For instance, it may be advantageous for the donor to contribute appreciated long-term capital gains property to family members and retirement accounts to charity. Retirement assets generally generate income in respect of a decedent or (“IRD”). IRC Section 691(a)(I) of the Internal Revenue Code requires that IRD be included in the gross income for either the decedent’s estate or the beneficiary who receives the IRD asset by reason of death in the taxable year received. What this means is that when a donor leaves his or her retirement assets to a family member, that family member must report the retirement proceeds as gross income in the year such proceeds are received. However, if a donor makes a bequest of appreciated assets to a family member, that family member generally will receive a step-up in basis, a favorable tax result.

Consider on the other hand, if the donor left his or her retirement assets to charity. A tax-exempt charity is exempt from income taxation, thus receiving IRD assets is of no tax consequence for the charity.   A bequest of IRD to a charity can also result in an estate tax charitable deduction and an income tax deduction under Internal Revenue Code Section 642(c)(1) if the charitable bequest is structured properly. For donor estates that will be subject to both estate and income taxation, allocating IRD assets to charity may be the best tax option.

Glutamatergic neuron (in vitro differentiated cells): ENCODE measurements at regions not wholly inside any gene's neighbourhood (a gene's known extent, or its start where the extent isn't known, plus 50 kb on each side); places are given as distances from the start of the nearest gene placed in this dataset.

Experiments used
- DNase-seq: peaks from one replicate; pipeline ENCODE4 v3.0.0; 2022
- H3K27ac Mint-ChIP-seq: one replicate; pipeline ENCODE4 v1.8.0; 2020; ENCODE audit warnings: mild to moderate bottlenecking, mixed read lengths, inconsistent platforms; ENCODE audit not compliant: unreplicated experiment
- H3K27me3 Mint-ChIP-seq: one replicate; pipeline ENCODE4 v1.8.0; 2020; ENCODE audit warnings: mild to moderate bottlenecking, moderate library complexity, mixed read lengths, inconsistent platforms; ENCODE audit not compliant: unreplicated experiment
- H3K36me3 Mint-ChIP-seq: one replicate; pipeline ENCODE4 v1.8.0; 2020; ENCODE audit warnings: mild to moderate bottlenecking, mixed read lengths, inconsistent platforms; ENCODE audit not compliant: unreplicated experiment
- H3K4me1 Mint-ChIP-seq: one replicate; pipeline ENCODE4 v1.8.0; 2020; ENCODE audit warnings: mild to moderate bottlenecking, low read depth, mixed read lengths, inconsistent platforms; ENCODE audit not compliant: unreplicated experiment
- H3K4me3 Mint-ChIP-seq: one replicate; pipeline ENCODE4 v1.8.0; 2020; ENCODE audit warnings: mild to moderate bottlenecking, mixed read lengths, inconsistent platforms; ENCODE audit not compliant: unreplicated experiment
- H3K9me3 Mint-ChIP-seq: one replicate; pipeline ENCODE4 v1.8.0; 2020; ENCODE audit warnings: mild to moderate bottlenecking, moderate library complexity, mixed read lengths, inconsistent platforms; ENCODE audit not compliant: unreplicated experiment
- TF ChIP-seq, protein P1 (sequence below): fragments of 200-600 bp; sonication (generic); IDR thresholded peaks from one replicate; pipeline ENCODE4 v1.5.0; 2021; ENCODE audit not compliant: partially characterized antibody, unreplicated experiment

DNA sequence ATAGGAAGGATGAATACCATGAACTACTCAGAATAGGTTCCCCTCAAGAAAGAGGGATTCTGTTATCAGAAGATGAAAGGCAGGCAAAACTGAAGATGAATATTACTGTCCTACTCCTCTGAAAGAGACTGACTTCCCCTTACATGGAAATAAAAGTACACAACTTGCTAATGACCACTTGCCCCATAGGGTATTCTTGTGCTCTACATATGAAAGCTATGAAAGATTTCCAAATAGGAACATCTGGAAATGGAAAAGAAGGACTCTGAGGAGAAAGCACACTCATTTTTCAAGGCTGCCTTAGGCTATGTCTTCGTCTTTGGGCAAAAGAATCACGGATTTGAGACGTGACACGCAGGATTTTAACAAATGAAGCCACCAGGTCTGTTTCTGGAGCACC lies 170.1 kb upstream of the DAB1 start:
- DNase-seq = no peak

There are disadvantages and challenges involved when naming a charity as a beneficiary of a retirement account. For instance, spousal consent is required for certain retirement accounts such as a 401(k). If the donor’s estate is taxable, then family members may lose the opportunity to receive an income tax deduction under IRC Section 691(c )(1(A) which allows a person to deduct against taxable income the federal estate tax attributable to IRD items paid by the decedent’s estate. Also, if the donor is approaching or is over the age of 70 ½, naming a charity as a beneficiary will cause the donor to lose the option of stretching the IRA unless separate IRA accounts are set-up – one for charity and one for family members. For certain donors, the ability to stretch an IRA may be critical for several reasons, including the desire to reduce adjusted gross income. To stretch an IRA, the donor must name a “designated beneficiary.” If the donor is taking his or her minimum required distributions, and has named a designated beneficiary, then MRD is calculated based on the combined life expectancy of the donor and designated beneficiary resulting in a lower MRD. However, when a charity is name as beneficiary, only the sole life of the donor can be used in the MRD calculation. Segregating the IRA accounts between charity and family enables the donor to continue to receive the ability to stretch the IRA. It is important to consult with an estate planning professional regarding gifting retirement accounts because of the legal and tax complexities.